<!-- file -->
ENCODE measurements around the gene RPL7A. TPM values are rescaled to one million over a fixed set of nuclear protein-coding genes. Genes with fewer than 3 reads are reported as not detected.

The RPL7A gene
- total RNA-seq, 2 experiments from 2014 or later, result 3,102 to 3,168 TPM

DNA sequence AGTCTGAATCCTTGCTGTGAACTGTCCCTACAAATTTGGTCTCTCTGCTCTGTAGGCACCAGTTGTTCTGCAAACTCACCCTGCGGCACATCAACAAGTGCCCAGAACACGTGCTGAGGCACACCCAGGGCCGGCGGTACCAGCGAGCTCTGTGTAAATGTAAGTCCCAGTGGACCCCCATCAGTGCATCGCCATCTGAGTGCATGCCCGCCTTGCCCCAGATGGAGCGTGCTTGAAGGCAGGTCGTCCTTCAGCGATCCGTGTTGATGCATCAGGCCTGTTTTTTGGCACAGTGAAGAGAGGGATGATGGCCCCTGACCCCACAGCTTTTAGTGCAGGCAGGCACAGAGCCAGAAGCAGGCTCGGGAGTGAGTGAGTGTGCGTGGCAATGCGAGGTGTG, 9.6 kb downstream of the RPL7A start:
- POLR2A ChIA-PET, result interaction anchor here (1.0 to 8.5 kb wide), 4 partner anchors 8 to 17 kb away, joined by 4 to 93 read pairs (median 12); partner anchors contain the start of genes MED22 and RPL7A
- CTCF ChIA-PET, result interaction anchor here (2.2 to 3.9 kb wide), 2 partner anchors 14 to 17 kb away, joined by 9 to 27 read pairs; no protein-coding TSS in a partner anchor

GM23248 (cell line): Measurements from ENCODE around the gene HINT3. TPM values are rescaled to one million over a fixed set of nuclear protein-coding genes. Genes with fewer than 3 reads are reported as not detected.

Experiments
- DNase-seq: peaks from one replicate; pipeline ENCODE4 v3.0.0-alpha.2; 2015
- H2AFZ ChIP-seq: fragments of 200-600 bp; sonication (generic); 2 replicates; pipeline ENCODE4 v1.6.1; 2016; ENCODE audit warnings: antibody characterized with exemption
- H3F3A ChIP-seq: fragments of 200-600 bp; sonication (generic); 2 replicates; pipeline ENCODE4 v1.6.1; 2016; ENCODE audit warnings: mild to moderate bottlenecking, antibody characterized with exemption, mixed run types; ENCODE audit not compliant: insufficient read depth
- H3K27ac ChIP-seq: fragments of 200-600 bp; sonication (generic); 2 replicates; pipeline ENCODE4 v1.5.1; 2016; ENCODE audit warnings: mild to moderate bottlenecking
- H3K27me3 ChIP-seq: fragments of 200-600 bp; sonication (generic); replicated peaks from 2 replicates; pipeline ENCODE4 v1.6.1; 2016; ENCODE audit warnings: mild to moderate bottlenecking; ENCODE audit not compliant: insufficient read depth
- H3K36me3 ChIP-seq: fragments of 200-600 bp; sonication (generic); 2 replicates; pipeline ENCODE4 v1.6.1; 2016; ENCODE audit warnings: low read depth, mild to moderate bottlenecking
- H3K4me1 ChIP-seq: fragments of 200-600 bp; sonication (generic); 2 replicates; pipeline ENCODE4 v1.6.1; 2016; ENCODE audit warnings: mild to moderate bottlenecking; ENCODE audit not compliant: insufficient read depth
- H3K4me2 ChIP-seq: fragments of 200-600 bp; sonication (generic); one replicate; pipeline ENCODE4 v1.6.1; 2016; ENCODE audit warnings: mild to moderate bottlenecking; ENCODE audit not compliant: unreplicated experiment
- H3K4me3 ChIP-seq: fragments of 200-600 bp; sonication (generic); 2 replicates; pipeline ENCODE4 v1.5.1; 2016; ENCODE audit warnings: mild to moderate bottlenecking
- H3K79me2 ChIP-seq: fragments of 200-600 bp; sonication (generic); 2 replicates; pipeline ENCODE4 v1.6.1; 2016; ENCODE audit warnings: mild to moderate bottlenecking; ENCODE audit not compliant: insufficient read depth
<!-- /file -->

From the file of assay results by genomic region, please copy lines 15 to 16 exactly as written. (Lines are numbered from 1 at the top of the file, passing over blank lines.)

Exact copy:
- H3K4me1 ChIP-seq: fragments of 200-600 bp; sonication (generic); 2 replicates; pipeline ENCODE4 v1.6.1; 2016; ENCODE audit warnings: mild to moderate bottlenecking; ENCODE audit not compliant: insufficient read depth
- H3K4me2 ChIP-seq: fragments of 200-600 bp; sonication (generic); one replicate; pipeline ENCODE4 v1.6.1; 2016; ENCODE audit warnings: mild to moderate bottlenecking; ENCODE audit not compliant: unreplicated experiment